The Rabbit Who Wants To Fall Asleep by Carl-Johan Forssen Ehrlin
|The Rabbit Who Wants To Fall Asleep by Carl-Johan Forssen Ehrlin|
|Category: For Sharing|
|Reviewer: Sue Magee|
|Summary: It's akin to hypnosis, but with practice (it's not plug and play, by any means) this could be the answer to those bedtime battles. Highly recommended.|
|Buy? Yes||Borrow? Yes|
|Pages: 32||Date: October 2015|
Roger the Rabbit wanted to fall asleep, but somehow he couldn't, no matter how hard he tried. It wasn't that he didn't do much during the day, because he did but sometimes he was so tired that he could fall asleep on the swings. One night Mummy Rabbit took Roger to see Uncle Yawn, who had a notice outside his house saying I can make anyone fall asleep and once Roger went home (it was actually quite difficult for him to get there as his eyes kept closing) he went straight to bed and fell asleep.
Not many picture books come with instructions, but this one does and not only will you be well advised to read them first, but you should also practice reading the story aloud. Parts of the text are marked where you have to perform an action - don't worry [Yawn] won't demand too much of your acting talents - or insert your child's name. You need to get this right. Bold texts needs to be emphasised: sleep, now. Words in italic text are to be read in a slow and calm voice and you're even encouraged to pronounce the name of the rabbit as Rohhh-gerrr with two yawns. Practice. Be patient. This could pay dividends. You need to have it right before you try it out in combat conditions.
I had a light-bulb moment with this book and another where I was about to scoff and then had to eat my words. The light-bulb moment came after I finished my first read through. This, I thought, is boring. It's enough to send anyone to... And it is. I felt tired just reading it. A nap seemed like a good idea. Then the light came on. That was the idea. It's a form of hypnosis: there's a lot of repetition particularly of words like down and sleep. Reading it through made me feel sleepy: hearing it read is even more compelling. The 'scoff' moment came when I first opened the book and read a warning that the book could cause drowsiness or an unintended catnap and that you should be particularly careful near someone who is driving or doing something else that requires wakefulness. Hmm, I thought - I've read that sort of hype before, but after the first read through I munched my words cheerfully: don't try and get a toddler off to sleep in the back of the car and expect the driver to stay on the road.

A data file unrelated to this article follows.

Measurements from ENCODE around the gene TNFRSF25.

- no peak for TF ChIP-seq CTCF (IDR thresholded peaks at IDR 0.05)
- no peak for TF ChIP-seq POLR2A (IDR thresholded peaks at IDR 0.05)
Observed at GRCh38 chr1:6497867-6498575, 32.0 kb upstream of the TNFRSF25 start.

It takes practice, but it does work. There are illustrations in the book - they're very muted and not designed for an intense discussion about what Roger Rabbit is doing. They're pictures of a very tired or sleepy rabbit which make you feel, well, rather weary. I'd like to thank the publishers for sending a copy to the Bookbag.
We've a Top Ten Picture Books For Overcoming Bedtime Woes, but we think this one might be the most successful way of getting junior off to sleep. There's even an audio download of Rabbit which last an hour and eight minutes.
You could get a free audio download of The Rabbit Who Wants To Fall Asleep by Carl-Johan Forssen Ehrlin with a 30-day Audible free trial at Amazon.co.uk.
You can read more book reviews or buy The Rabbit Who Wants To Fall Asleep by Carl-Johan Forssen Ehrlin at Amazon.co.uk.
You can read more book reviews or buy The Rabbit Who Wants To Fall Asleep by Carl-Johan Forssen Ehrlin at Amazon.com.
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